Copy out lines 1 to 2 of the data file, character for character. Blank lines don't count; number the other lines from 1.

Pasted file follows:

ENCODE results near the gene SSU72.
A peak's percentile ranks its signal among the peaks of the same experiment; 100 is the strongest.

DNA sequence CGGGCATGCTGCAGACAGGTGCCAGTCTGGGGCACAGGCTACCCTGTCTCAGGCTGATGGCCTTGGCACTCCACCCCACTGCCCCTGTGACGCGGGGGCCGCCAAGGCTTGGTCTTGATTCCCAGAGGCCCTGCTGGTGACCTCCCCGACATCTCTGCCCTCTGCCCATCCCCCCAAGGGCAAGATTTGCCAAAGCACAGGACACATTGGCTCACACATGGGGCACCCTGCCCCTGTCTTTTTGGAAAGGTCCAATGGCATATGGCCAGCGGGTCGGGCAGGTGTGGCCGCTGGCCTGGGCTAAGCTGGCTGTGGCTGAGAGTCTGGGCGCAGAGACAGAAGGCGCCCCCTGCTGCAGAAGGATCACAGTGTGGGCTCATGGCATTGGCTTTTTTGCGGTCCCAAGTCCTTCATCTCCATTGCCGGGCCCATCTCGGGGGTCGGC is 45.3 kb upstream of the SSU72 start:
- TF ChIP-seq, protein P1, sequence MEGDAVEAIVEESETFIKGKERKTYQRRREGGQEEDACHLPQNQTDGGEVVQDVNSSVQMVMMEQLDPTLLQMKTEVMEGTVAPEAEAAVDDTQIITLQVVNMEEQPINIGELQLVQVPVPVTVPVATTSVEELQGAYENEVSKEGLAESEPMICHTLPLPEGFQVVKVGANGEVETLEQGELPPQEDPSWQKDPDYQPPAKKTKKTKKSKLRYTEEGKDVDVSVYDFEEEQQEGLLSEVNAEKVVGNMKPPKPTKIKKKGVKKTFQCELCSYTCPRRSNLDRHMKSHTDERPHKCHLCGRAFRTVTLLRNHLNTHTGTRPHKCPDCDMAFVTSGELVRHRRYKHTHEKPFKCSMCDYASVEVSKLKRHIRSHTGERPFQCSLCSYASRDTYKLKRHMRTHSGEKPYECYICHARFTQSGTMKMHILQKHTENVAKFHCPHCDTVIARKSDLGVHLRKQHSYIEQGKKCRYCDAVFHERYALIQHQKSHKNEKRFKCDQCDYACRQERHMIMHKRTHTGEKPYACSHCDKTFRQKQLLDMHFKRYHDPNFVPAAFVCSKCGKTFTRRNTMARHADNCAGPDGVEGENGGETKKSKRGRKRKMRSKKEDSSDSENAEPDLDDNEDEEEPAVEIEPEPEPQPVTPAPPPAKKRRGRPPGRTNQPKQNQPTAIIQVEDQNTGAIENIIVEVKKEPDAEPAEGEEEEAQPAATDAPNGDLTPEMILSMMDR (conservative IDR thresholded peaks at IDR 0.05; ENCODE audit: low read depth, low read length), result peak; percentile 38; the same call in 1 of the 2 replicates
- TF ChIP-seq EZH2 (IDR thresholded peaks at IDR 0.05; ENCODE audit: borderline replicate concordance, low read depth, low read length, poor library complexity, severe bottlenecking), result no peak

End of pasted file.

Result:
ENCODE results near the gene SSU72.
A peak's percentile ranks its signal among the peaks of the same experiment; 100 is the strongest.